Why do I care about folk music?You care about folk music because you're a "folk." If you've ever opened your mouth to sing a melody – for better or worse – or have clapped your hands and stomped your feet in rhythm to your favorite song, then you've taken part in folk music. Folk music, historically speaking, has accompanied everything that's ever happened in the world, from work to love to entire revolutions. People have always sung to pass the time, to cheer themselves up, to speak their mind, and for any other species of reasons they could come up with.
Besides, the great thing about folk music is that you don't have to be glamorous and wealthy to make it happen. Heck, you don't even have to know how to play an instrument! It's a style of music that has been classified because it's of, by, and for the people.
Where can I find folk music?Folk music is truly one of the most portable forms of music around. As a result, folk music can be found just about anywhere. Of course, as the cliché goes, live folk music often takes place in your local coffeeshop. Unitarian churches (as well as some other denominations) will often welcome folk artists to come put on a show for their congregations. Other places you can go to hear folk music include from the buskers on your locaal street corner, fairs and festivals, public and alternative radio stations, and, of course, on the Internet.
What Do Folksingers Sing About?As I said above, folk music has taken part in just about every event in human history, and you can bet there's a folk song for every occasion. Many people think the majority of folk music was written in protest, but that's not necessarily true. Sure, there are a wealth of tunes that speak out about the social and political conditions of various communities of people, but there are also children's songs, love songs, and even completely nonsensical songs.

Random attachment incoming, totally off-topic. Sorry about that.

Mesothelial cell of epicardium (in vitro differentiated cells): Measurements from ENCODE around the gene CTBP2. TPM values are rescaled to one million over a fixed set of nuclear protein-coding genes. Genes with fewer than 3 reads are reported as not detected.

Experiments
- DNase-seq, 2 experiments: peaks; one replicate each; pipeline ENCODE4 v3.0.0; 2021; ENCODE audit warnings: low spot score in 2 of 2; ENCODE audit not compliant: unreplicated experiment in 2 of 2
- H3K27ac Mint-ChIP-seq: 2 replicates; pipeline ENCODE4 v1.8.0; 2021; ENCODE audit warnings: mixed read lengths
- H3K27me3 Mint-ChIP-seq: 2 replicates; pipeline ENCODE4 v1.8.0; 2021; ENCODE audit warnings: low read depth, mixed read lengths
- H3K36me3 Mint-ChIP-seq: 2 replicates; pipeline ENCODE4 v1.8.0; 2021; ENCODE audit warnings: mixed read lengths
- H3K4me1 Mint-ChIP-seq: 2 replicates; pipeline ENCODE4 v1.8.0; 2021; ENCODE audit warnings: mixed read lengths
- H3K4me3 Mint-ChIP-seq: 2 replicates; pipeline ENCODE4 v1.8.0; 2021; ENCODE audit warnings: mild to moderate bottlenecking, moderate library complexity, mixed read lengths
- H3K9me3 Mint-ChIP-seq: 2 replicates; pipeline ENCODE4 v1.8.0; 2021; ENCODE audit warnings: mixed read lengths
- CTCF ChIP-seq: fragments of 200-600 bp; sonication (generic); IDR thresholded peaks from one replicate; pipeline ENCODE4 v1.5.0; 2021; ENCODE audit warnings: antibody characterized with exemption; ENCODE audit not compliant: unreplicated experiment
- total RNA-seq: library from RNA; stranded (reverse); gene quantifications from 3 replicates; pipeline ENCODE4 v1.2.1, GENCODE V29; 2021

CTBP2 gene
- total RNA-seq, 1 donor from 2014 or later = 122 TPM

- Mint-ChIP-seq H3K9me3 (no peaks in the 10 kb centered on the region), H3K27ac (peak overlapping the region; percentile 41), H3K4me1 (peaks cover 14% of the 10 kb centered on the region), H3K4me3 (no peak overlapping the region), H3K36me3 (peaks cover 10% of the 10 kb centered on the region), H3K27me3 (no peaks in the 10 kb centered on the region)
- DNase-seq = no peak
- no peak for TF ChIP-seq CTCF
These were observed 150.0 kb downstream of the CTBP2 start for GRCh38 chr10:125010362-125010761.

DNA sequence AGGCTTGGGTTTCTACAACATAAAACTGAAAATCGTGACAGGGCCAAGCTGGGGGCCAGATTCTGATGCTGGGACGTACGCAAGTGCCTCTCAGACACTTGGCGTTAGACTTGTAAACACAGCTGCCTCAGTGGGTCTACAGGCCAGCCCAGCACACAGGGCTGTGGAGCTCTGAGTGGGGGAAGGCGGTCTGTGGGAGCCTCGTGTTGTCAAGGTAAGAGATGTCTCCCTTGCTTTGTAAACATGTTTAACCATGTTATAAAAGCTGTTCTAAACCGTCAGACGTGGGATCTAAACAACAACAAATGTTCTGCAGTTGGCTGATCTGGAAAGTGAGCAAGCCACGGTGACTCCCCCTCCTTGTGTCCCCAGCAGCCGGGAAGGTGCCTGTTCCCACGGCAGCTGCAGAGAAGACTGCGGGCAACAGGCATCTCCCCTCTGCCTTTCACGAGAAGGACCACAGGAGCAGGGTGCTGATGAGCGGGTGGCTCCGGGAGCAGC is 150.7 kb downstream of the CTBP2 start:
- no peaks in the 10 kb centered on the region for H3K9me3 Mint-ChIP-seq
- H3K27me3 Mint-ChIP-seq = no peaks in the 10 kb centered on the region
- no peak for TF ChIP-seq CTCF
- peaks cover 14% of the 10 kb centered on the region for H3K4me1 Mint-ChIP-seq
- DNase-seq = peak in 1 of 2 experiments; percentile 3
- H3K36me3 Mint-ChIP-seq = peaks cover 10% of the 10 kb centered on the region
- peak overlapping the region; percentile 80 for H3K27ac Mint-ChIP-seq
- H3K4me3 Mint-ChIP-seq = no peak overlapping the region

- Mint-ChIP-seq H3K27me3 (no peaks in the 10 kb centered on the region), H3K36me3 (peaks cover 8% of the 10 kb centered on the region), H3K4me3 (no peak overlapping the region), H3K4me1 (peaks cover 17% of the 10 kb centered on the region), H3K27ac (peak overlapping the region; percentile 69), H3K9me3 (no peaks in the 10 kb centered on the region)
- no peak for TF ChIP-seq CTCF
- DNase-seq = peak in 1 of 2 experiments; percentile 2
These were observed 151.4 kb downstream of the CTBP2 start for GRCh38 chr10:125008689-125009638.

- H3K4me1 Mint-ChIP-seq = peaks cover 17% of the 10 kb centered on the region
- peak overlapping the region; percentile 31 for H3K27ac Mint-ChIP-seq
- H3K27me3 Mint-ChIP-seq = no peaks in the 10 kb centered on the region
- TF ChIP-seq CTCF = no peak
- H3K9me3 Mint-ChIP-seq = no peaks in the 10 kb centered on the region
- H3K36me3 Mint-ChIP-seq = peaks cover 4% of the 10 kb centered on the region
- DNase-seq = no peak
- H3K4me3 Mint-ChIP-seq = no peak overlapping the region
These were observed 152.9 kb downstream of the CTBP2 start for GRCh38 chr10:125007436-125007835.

Who Are the Best Folk Artists?Well, this is really a question of personal taste. Woody Guthrie is often considered the most important folk artist. Folk artists have rarely enjoyed much real popularity (in comparison to pop stars, for example). Nonetheless, the 1960s produced quite a few memorable singer/songwriters you've probably heard of before. Bob Dylan, Phil Ochs, Joan Baez, and Joni Mitchell are among the artists who rose to considerable popularity during the folk revival.
The 1970s ushered in the sensitive singer/songwriters like James Taylor, Paul Simon, Cat Stevens, etc. Other greats since then include Greg Brown, Steve Earle in alt.country, and Allison Krauss in bluegrass.
What are some good magazines that talk about folk music?Believe it or not, there are actually quite a few magazines that talk about what's going on in folk music. Magazines can be a great resource, not only for finding out who the hot bands and artists are now, but what great music has come before and is still relevant to the folk music scene. Folk music magazines range through several categories, and I would recommend checking out any of the following:
- No Depression - deals mostly with alt.country, but also covers a lot of folk-rock and progressive contemporary bluegrass artists.
- Sing Out! - this magazine is a great resource if you're interested in contemporary and traditional singer/songwriters.
- Dirty Linen - also caters to the world music community.
- Performing Songwriter - this magazine addresses all things singer/songwriter, occasionally including innovative rock and pop singer/songwriters.
- Bluegrass Unlimited - self-explanatorily, this one covers all things bluegrass!